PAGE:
The fundamental problem with this assessment is that England were well in to their decline when all of this happened. As bad as the thrashing in Australia was, the series in the UAE was at least equally bad. There was a scraped draw in Sri Lanka, an early season win against the Windies and the South Africa series. England have won their last 9 Tests in May and haven't lost since 2001 so the Windies series can be discounted. You say Pietersen blocked up a place in the side and stopped younger players coming through but England have yet to truly replace Collingwood, a position that Stokes may take, or Strauss. The problem with renewing the side is not about Pietersen, it's about a failure to select the correct players, or a failure to commit to them, or a failure to develop them, or simply an absence of them.

  • MAK123 on April 24, 2014, 9:52 GMT

    @Gerry_the_Merry: Yes, I have seen "Stokes" play in county cricket without being very impressive with either the bat or the ball. I did see him bat and score a century during the Ashes. But honestly, would you rate him the next best thing based on that century which basically had a nuisance value of entertaining a few English fans? Whatever he did in terms of bowling or batting, he did it while the contests had already died down. I would have rated him if any of his innings had prevented the English slides in any of the five tests. It is very easy to score or bowl when you have nothing left to lose.

  • krik8crazy on April 23, 2014, 21:14 GMT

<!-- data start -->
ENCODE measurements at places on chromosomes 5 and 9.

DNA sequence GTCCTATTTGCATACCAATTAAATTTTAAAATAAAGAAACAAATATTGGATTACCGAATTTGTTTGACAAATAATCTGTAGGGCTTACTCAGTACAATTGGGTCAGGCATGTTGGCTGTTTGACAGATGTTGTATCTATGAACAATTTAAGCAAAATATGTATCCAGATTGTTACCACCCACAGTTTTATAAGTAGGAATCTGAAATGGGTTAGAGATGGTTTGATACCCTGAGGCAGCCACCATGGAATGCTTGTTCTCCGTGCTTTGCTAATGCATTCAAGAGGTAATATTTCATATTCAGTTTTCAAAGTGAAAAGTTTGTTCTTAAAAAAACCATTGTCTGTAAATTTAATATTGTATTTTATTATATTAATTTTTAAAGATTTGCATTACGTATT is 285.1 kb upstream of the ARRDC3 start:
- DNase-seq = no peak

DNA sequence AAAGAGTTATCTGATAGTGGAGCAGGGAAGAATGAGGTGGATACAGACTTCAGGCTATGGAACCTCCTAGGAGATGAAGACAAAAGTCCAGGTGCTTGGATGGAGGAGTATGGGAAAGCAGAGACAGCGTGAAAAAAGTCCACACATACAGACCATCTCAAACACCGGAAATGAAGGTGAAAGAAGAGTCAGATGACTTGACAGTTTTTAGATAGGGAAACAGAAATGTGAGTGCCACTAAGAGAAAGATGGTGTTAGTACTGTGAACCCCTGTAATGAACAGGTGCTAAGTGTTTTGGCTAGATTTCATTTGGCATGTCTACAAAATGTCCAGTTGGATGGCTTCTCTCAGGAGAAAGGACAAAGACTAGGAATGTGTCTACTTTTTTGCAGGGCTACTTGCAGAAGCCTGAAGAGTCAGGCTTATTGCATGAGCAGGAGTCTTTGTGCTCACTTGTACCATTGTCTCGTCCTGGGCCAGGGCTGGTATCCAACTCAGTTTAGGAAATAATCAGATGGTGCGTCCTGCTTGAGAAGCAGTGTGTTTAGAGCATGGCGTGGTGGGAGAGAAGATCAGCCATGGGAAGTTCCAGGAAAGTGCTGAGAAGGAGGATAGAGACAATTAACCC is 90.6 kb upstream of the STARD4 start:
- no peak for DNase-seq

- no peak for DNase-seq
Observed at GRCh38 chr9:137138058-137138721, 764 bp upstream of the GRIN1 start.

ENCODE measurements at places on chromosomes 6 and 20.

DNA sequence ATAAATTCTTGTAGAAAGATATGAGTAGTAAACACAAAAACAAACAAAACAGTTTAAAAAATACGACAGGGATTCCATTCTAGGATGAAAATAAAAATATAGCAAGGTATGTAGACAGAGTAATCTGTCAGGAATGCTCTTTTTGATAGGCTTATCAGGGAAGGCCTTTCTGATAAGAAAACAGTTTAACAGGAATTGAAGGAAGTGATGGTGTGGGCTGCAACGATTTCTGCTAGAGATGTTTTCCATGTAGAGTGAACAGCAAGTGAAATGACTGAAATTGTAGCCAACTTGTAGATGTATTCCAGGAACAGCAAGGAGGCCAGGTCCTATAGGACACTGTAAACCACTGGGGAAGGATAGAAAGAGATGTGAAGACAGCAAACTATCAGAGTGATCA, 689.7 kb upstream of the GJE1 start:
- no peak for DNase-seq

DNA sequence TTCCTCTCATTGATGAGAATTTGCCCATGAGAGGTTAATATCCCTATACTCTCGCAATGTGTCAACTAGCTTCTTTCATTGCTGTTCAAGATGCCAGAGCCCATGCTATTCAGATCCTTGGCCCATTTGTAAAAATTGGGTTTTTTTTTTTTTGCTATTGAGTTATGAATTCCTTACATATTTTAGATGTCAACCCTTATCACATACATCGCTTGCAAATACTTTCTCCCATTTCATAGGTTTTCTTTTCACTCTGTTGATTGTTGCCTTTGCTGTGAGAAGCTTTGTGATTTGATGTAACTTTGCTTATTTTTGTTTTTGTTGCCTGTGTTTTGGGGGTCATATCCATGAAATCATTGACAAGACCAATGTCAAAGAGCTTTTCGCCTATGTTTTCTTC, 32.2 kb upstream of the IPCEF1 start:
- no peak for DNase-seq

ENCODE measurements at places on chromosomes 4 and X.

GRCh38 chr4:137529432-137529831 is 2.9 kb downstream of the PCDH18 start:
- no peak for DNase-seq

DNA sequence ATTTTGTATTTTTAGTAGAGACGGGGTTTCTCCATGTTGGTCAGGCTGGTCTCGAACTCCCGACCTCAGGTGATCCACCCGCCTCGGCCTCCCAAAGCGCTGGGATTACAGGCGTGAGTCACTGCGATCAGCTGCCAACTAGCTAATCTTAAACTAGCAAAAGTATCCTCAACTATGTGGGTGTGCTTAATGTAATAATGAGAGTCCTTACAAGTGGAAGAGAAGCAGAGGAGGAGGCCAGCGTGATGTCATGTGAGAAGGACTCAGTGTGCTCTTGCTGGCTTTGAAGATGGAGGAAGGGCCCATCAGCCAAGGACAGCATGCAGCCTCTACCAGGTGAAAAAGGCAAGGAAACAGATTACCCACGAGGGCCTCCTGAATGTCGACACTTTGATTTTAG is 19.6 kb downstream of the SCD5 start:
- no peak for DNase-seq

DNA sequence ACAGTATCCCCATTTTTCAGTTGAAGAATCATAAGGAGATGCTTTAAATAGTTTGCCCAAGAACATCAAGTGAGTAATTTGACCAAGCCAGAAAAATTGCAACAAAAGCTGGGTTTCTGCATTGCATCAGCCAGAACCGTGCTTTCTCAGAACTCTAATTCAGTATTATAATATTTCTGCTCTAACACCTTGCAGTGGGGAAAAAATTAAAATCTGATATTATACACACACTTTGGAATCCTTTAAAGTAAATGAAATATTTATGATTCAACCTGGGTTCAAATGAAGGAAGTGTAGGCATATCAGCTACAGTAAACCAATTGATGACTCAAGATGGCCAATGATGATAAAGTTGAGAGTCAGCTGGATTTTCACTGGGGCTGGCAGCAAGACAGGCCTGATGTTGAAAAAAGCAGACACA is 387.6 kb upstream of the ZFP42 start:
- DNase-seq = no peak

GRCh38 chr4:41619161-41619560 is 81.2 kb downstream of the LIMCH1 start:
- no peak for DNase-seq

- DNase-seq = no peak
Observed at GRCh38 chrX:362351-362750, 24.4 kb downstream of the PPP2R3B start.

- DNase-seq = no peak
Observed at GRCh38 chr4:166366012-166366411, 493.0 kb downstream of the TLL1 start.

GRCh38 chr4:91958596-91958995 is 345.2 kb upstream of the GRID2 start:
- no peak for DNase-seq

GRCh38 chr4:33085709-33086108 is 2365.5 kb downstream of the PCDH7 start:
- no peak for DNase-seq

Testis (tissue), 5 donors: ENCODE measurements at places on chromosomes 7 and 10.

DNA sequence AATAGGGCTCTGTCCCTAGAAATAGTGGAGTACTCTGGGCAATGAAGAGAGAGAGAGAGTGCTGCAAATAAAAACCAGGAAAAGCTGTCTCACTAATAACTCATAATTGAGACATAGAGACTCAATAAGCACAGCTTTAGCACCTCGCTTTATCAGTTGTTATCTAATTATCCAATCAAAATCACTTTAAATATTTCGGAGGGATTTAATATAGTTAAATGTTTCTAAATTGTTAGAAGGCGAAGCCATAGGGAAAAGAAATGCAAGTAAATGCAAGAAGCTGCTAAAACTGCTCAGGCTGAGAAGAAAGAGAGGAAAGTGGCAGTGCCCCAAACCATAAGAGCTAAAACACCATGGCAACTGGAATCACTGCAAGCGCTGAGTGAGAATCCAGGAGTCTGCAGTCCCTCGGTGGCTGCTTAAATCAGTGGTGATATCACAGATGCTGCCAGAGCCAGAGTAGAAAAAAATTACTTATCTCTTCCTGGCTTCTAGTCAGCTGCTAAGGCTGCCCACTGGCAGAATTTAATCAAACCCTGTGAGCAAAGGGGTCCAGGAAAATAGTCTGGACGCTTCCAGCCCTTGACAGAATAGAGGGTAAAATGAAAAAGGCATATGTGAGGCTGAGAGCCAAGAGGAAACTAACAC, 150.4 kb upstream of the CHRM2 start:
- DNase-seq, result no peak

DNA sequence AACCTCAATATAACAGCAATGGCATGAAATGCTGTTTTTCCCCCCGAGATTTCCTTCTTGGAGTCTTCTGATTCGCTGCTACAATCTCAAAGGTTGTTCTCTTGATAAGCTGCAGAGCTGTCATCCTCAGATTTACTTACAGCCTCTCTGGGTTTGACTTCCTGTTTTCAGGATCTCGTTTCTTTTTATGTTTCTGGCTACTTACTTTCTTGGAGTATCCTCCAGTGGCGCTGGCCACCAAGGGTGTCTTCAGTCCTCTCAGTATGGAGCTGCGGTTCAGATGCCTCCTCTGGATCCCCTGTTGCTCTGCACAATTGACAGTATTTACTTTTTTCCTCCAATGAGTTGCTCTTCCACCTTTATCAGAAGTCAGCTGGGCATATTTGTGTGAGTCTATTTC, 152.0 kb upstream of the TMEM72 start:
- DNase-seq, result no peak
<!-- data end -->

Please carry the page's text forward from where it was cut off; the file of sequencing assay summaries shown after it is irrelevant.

By not throwing out Pietersen after the text gate scandal, the English selectors showed a lack of spine. They didn't have the guts to drop him as he was still a capable batsman. After the Ashes debacle, they sensed that he is not the same destructive batsman of old. So they deemed him expendable and dropped him. All the talk about him being a disruptive force is just hype.

  • on April 23, 2014, 16:50 GMT

    This "folly" brought England their first series win in India for a generation.

  • on April 23, 2014, 14:56 GMT

    I agree to most part of this article, however, it all started when Moores and KP started falling out. Isn't it necessary to deal with such kind of people, isn't it people management is necessary in such adverse situation. See each team have character like KP, Shane Watson for Oz, Gayle for WI, Ryder for NZ, and list goes on. You can't just throw away these characters and make a move. Team is important but at the same time, team have to accommodate such characters and make them feel part of it.

  • sreni on April 23, 2014, 12:46 GMT